including hypopigmentation, or lightening of the skin.
"Somewhere between one to two years after treatment it becomes
clear that there is a permanent lightening of the skin color
where the resurfacing was done," he says.
And scarring may occur in about 2 percent of the cases, he
adds, from poor postoperative care, during which time an
infection may develop. Or a surgeon may go too deep during the
procedure, creating an injury the skin cannot repair, says
Consider the case of Anne Jones (not her real name) in
semi-rural Mississippi, a stay-at-home mom and a doctor's wife.
Wanting to remove some mild acne scars, she went to a
well-respected local plastic surgeon, but after a five-month
recovery period, Jones realized that something had gone very
wrong. "He had just burned my face," she says. It was red, with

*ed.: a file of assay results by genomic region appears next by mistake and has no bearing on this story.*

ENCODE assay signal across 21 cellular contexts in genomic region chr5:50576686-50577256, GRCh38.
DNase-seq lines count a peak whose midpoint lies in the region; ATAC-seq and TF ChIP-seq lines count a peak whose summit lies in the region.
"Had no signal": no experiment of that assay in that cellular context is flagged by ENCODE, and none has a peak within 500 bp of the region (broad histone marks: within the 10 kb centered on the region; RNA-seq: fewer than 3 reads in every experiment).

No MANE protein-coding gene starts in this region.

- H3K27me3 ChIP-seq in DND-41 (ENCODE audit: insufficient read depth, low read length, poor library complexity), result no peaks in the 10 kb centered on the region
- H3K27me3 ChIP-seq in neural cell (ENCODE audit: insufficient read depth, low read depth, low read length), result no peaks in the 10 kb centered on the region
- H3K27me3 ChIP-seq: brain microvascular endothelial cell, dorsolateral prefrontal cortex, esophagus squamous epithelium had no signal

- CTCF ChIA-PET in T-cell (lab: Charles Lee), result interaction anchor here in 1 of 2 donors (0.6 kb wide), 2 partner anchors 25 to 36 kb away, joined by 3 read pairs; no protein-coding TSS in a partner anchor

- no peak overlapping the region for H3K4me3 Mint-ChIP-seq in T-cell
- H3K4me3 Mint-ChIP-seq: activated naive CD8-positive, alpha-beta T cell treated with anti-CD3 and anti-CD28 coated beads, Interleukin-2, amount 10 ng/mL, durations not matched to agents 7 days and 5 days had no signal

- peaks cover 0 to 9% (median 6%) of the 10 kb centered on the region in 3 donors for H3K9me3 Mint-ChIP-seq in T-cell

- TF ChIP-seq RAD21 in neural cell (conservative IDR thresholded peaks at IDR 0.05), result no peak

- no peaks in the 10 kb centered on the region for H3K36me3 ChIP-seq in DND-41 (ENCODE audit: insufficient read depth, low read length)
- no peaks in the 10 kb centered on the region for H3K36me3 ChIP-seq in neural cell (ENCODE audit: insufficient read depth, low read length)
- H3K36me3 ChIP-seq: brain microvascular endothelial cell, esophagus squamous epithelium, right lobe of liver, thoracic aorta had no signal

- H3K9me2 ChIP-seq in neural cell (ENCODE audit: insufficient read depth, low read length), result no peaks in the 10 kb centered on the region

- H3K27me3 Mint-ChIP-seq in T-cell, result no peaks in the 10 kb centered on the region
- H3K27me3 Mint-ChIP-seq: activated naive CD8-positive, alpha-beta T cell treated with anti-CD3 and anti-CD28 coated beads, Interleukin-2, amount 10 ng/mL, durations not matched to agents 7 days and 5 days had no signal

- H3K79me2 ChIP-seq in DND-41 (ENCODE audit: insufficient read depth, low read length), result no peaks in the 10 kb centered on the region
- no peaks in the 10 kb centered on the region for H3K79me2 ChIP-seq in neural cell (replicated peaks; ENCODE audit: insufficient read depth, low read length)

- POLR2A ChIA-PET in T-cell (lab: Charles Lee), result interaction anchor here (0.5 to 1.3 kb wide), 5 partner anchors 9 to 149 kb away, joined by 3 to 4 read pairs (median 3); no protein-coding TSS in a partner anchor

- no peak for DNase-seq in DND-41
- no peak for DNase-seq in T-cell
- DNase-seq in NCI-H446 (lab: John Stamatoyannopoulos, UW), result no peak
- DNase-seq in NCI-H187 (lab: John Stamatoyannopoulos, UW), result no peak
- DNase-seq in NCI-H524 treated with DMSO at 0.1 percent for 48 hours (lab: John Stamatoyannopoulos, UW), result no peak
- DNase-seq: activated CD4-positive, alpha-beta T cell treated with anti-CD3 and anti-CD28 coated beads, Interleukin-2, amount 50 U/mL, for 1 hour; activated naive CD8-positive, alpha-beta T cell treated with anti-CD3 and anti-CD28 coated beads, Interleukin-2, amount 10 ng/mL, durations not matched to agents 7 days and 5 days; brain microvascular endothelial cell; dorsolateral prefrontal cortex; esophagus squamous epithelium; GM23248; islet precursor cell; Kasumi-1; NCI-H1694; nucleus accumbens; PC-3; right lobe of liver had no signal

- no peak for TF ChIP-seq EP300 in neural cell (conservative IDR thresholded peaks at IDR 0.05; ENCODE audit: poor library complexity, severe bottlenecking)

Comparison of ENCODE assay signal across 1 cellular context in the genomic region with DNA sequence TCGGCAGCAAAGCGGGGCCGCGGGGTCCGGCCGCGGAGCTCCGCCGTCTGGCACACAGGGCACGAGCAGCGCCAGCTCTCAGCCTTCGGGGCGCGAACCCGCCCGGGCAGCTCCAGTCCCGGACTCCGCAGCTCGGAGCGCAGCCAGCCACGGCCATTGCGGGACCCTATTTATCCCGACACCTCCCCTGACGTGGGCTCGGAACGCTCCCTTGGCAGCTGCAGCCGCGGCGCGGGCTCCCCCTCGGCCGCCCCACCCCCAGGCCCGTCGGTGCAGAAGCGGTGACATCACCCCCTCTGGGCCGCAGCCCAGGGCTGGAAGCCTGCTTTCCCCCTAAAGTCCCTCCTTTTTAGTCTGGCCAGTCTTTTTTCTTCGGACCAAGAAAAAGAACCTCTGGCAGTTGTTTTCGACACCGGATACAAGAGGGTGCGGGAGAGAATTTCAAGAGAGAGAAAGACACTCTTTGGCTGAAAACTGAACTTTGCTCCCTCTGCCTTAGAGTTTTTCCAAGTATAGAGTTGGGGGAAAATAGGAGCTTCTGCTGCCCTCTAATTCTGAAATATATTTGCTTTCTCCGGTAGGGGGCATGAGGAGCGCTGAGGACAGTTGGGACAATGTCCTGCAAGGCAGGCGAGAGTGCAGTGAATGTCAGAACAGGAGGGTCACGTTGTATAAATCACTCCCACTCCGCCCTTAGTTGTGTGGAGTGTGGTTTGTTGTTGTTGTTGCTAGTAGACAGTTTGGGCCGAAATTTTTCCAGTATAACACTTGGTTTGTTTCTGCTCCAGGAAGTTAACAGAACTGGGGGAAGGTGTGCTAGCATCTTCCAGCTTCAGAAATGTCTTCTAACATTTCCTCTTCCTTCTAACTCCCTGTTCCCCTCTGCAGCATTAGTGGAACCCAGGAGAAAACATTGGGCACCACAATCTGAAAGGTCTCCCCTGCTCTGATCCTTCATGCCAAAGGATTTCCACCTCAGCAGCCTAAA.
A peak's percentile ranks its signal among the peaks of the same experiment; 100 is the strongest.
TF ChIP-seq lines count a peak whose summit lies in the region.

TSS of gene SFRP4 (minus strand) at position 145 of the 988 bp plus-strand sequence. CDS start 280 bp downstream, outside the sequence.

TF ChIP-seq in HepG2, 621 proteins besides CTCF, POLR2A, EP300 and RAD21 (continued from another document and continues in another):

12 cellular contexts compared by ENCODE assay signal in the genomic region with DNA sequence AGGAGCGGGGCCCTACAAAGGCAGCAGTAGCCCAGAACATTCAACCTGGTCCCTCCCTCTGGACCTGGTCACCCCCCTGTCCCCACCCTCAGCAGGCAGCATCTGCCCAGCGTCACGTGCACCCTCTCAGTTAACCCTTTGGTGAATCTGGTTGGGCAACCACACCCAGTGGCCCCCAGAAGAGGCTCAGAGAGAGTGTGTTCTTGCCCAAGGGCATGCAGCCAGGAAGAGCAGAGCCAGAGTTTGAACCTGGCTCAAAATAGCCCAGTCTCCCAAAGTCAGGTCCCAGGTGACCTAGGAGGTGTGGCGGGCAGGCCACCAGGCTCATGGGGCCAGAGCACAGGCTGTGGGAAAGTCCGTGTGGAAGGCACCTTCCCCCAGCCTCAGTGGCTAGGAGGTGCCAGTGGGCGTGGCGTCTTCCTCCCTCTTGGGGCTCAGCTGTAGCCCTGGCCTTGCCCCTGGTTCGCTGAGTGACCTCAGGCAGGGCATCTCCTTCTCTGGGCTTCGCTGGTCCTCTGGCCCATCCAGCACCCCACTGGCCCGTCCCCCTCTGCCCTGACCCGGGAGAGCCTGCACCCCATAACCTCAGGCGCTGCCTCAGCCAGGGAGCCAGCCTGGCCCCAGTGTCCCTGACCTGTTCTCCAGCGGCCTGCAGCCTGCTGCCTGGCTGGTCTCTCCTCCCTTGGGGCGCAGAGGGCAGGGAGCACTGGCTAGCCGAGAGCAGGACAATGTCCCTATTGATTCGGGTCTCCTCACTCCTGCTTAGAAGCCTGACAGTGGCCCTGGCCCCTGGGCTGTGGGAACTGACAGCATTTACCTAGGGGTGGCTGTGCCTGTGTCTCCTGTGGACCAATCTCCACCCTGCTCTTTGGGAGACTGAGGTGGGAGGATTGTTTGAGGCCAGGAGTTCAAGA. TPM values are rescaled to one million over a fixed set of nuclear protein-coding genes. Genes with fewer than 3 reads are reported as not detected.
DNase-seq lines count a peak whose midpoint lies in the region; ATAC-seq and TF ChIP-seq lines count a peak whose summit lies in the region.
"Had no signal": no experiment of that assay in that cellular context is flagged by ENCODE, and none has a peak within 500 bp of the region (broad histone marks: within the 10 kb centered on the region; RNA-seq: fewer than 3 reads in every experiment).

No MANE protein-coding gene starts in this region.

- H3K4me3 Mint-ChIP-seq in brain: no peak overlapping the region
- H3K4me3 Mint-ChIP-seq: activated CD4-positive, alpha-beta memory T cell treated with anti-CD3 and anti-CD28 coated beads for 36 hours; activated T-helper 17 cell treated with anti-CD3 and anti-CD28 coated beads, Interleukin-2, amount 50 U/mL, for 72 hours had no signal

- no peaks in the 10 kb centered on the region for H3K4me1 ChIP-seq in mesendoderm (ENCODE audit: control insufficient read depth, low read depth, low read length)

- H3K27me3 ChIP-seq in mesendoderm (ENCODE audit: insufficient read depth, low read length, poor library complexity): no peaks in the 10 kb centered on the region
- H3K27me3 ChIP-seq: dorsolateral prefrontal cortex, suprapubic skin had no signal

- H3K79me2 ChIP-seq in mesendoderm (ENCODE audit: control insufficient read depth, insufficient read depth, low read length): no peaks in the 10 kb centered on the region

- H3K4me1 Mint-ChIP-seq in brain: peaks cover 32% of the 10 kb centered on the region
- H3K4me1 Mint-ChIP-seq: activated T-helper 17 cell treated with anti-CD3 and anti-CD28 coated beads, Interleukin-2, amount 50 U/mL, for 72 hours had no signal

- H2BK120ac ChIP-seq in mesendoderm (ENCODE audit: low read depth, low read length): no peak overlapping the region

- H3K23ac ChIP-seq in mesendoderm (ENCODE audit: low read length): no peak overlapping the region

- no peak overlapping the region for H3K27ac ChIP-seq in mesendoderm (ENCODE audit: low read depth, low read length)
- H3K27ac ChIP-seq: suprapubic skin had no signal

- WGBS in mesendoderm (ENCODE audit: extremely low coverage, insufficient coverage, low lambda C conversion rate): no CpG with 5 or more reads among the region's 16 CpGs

scar tissue all over, she adds.
Eventually, Jones went for help to an ophthalmologist who
had extensive laser knowledge--many ophthalmologists use lasers
for corrective eye surgery. He took one look at her and
exclaimed, "Oh, I am so sorry this has happened to you." He
told her that the surgeon had been too aggressive and had not
used the right settings, so that her skin had retained too much
heat and had been severely burned.
Because both qualified and unqualified practitioners are
flooding the cosmetic laser surgery field, consumers may face
some real hazards. "All of a sudden, there's widespread use of
lasers by unqualified people," says Perkins, who notes that
some laser manufacturers are so eager to sell their products
that they stage one- or two-day meetings, or courses, for
training. That means that even dentists, obstetricians,
gynecologists, and family doctors are now offering laser
surgery, says Alster.
"The person planning to do laser surgery must understand the
basic physics of how laser energy is absorbed by tissue and how
tissue responds," warns FDA's Felten. "Then that person should
go where the surgery is performed and watch a skilled surgeon